Nathan George loves trains. He says he might even want to drive one when he grows up.
So, when his third-grade class at Lakeside Elementary in Pittsburg, Kansas, was given a social studies assignment to write to people who keep the economy moving in his community, he knew exactly who to contact.
George wrote a letter to a “train driver,” and that letter made it to South Kansas & Oklahoma (SKOL) engineer Mike Yoger. The letter thanked him for taking things where they go and for being a safe driver because if he wasn’t safe “the train cars would fly off the train tracks the train would crash.”
“I was honored to get it,” said Yoger. “Nathan took the time to thank us so I wanted to show our gratitude back.”
Yoger wrote a note back explaining that the SKOL hauls products like grain, sand, rock, and produce, and that there can be more than 100 railcars in a train, making them a mile long. He told George about interchanges with Class I railroads like the Kansas City Southern and BNSF, and most importantly, safety.
“He mentioned being a safe driver in the letter, so I wanted to make sure the students knew about that,” said Yoger. “I told him that they needed to be safe too. That they shouldn’t play around tracks and about the dangers associated with that.”
Yoger signed the letter and asked SKOL trainmaster Dustin Coester and conductor Brady Hutchins to sign it as well. George probably would have been happy enough to receive a letter from three members of a train crew, but Yoger wanted to do more.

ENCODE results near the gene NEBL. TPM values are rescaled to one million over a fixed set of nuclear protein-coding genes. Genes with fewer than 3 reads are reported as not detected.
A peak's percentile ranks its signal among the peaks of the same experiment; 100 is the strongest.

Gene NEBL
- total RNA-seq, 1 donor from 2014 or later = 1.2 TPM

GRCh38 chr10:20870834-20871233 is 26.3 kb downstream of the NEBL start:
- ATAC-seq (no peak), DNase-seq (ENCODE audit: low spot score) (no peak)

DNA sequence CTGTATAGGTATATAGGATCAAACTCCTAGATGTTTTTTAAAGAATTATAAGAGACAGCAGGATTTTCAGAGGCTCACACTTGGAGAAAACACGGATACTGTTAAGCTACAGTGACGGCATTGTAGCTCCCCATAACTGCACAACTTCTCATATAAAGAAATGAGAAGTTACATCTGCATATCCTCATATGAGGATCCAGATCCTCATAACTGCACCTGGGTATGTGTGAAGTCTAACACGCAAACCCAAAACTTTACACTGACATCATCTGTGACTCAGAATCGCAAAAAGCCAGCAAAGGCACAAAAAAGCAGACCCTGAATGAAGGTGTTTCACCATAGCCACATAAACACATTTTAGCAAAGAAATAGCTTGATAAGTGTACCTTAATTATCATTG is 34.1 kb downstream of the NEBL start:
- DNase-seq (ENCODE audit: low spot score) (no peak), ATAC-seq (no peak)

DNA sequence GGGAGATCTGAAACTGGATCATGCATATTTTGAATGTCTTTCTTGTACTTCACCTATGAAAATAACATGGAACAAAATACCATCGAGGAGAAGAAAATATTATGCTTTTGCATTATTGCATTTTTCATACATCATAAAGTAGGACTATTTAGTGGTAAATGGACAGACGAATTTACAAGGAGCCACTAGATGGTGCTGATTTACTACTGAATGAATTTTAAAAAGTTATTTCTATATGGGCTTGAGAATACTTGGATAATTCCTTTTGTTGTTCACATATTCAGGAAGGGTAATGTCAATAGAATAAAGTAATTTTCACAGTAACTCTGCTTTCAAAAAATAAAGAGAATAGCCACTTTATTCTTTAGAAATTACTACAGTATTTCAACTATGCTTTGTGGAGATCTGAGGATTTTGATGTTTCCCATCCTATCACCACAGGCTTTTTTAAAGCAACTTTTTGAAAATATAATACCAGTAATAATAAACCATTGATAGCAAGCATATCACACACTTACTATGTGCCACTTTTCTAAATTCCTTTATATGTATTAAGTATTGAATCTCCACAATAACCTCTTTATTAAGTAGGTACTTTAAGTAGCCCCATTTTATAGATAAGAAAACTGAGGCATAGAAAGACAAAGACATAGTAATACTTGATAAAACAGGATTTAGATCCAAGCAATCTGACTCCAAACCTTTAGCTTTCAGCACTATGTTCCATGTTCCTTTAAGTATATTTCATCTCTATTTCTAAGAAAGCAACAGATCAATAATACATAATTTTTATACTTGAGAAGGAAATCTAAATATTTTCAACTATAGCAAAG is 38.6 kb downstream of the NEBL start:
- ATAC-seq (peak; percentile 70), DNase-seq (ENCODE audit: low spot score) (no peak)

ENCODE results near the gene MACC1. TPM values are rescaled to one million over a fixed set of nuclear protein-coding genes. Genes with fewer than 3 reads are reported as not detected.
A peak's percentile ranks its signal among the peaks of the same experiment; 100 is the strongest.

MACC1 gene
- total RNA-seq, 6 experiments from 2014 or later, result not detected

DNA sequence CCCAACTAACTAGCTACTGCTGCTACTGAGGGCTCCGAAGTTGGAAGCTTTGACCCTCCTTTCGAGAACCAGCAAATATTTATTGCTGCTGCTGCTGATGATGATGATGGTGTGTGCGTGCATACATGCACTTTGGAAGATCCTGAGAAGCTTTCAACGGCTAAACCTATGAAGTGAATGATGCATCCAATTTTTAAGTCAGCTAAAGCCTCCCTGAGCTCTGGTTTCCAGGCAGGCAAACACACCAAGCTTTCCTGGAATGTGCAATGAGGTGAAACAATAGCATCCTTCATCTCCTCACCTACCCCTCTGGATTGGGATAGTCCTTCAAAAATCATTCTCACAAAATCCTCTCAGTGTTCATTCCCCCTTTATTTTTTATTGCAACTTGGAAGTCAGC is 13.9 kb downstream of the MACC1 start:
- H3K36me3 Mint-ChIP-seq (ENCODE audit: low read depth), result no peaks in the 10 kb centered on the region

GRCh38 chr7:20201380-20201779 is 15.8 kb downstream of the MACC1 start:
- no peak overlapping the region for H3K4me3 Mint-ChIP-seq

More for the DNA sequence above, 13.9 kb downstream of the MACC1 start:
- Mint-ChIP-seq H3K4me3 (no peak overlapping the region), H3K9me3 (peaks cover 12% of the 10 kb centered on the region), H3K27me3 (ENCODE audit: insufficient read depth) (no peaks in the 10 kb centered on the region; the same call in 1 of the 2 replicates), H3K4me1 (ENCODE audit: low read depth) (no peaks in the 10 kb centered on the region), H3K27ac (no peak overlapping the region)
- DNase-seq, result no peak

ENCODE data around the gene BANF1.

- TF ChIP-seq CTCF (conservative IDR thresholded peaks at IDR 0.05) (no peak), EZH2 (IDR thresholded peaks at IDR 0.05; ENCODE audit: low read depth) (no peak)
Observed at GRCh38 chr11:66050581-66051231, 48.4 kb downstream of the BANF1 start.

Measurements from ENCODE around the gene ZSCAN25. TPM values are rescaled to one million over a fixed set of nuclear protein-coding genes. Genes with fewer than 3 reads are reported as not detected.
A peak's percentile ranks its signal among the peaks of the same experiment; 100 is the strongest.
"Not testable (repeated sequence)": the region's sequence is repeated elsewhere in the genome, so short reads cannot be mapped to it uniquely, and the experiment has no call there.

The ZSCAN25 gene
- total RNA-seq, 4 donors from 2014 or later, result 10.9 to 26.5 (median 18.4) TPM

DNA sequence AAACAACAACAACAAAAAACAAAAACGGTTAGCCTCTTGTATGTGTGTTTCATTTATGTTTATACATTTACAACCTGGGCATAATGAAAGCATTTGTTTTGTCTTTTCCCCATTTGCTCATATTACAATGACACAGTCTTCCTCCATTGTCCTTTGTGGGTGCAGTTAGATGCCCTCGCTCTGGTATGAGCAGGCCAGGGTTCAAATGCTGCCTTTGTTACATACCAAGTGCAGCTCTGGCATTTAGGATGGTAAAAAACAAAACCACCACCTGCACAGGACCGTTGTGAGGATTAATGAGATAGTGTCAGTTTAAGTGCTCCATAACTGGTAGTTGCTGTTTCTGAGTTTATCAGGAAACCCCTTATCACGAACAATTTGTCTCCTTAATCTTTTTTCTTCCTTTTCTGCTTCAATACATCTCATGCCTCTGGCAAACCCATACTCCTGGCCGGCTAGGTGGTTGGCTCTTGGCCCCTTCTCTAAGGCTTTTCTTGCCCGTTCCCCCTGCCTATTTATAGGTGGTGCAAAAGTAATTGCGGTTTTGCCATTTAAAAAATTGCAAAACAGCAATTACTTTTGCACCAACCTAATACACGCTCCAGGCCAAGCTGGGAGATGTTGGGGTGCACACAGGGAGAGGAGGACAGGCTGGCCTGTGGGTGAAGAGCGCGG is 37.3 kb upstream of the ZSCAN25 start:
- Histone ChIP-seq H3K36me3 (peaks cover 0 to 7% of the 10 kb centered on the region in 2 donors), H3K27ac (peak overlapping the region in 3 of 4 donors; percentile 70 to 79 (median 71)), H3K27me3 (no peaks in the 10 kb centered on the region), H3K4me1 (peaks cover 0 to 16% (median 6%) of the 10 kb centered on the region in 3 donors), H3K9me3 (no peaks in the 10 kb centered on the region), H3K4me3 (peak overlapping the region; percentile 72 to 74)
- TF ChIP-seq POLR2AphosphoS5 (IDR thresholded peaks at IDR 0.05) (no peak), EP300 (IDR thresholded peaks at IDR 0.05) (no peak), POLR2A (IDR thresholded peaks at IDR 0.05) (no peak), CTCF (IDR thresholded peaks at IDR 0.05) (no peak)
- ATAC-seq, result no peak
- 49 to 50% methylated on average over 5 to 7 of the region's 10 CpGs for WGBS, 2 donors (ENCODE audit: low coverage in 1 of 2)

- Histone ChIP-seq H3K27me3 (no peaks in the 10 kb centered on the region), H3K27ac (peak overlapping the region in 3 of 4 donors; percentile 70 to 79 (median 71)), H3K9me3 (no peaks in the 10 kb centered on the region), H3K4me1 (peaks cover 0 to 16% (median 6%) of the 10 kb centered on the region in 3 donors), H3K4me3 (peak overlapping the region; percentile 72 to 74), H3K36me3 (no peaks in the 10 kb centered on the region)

He and Hutchins boxed up a pair of safety glasses, a safety vest, gloves, lanterns, and even a locomotive reverser. A reverser is like a big key that controls which way the train is moving. They also sent a box of Watco train whistles for the rest of the class.
“We sent him pretty much everything that we carry with us all the time,” said Hutchins. “The only other thing he’d need is a radio.”
Bridget Walker, George’s teacher, presented him with the package in front of the whole class and read Yoger’s letter to all the students.
“Nathan was truly floored! He was shocked and loved the goodies,” said Walker. “His mom said he would be going through it for days, and knowing him, he will look up each detail about each item.”
Walker passed out the whistles to the rest of the class and they had a whistle blowing party.
“Thank you, thank you for writing back and sharing the sense of community with our children,” said Walker.
Yoger says that sense of community is one of the main reasons why he felt compelled to respond.
“We were able to educate the class about safety around trains, represent Watco in a positive way, and make Nathan’s day,” said Yoger. “One of the reasons I love working here is the relationship we have with the community.”
Three truck drivers at the Pittsburg warehouse also received letters from Xiden Beatty, Aiden Long, and Kaitlyn Leiker, other students in Walker’s class. The letters said the students appreciated what the drivers did and that they liked the big trucks. The students thanked them for making sure they had things like food and toys.
Gerald Kattner, Jake Jones, and John Nepote all wrote letters back to the students thanking them for thinking of truck drivers.